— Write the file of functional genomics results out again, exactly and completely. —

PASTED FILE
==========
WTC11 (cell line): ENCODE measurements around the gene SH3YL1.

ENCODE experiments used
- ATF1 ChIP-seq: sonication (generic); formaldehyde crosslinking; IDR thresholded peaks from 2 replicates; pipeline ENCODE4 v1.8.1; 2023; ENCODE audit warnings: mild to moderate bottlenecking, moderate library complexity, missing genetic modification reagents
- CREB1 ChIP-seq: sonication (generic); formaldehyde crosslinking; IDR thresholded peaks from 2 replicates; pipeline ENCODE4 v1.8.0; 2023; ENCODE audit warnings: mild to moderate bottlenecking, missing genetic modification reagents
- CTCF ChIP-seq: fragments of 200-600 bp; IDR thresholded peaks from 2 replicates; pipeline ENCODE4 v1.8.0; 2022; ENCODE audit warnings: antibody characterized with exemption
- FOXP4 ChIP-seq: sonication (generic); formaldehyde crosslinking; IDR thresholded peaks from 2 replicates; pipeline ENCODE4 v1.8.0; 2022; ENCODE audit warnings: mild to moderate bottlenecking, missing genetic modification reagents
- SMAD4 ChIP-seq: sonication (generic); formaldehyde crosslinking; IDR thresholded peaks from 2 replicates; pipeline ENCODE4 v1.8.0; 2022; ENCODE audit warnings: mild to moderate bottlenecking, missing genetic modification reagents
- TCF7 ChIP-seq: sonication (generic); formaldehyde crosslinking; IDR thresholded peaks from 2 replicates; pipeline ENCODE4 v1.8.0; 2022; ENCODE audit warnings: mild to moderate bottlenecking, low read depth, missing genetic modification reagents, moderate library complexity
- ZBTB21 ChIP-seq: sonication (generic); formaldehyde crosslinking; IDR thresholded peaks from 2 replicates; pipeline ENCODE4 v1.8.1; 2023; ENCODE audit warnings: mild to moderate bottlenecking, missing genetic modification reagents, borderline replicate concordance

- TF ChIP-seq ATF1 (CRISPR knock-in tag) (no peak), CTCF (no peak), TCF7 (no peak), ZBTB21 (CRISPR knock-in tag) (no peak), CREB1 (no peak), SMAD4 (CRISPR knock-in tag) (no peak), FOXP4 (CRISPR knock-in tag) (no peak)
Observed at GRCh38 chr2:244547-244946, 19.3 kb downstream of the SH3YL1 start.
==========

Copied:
WTC11 (cell line): ENCODE measurements around the gene SH3YL1.

ENCODE experiments used
- ATF1 ChIP-seq: sonication (generic); formaldehyde crosslinking; IDR thresholded peaks from 2 replicates; pipeline ENCODE4 v1.8.1; 2023; ENCODE audit warnings: mild to moderate bottlenecking, moderate library complexity, missing genetic modification reagents
- CREB1 ChIP-seq: sonication (generic); formaldehyde crosslinking; IDR thresholded peaks from 2 replicates; pipeline ENCODE4 v1.8.0; 2023; ENCODE audit warnings: mild to moderate bottlenecking, missing genetic modification reagents
- CTCF ChIP-seq: fragments of 200-600 bp; IDR thresholded peaks from 2 replicates; pipeline ENCODE4 v1.8.0; 2022; ENCODE audit warnings: antibody characterized with exemption
- FOXP4 ChIP-seq: sonication (generic); formaldehyde crosslinking; IDR thresholded peaks from 2 replicates; pipeline ENCODE4 v1.8.0; 2022; ENCODE audit warnings: mild to moderate bottlenecking, missing genetic modification reagents
- SMAD4 ChIP-seq: sonication (generic); formaldehyde crosslinking; IDR thresholded peaks from 2 replicates; pipeline ENCODE4 v1.8.0; 2022; ENCODE audit warnings: mild to moderate bottlenecking, missing genetic modification reagents
- TCF7 ChIP-seq: sonication (generic); formaldehyde crosslinking; IDR thresholded peaks from 2 replicates; pipeline ENCODE4 v1.8.0; 2022; ENCODE audit warnings: mild to moderate bottlenecking, low read depth, missing genetic modification reagents, moderate library complexity
- ZBTB21 ChIP-seq: sonication (generic); formaldehyde crosslinking; IDR thresholded peaks from 2 replicates; pipeline ENCODE4 v1.8.1; 2023; ENCODE audit warnings: mild to moderate bottlenecking, missing genetic modification reagents, borderline replicate concordance

- TF ChIP-seq ATF1 (CRISPR knock-in tag) (no peak), CTCF (no peak), TCF7 (no peak), ZBTB21 (CRISPR knock-in tag) (no peak), CREB1 (no peak), SMAD4 (CRISPR knock-in tag) (no peak), FOXP4 (CRISPR knock-in tag) (no peak)
Observed at GRCh38 chr2:244547-244946, 19.3 kb downstream of the SH3YL1 start.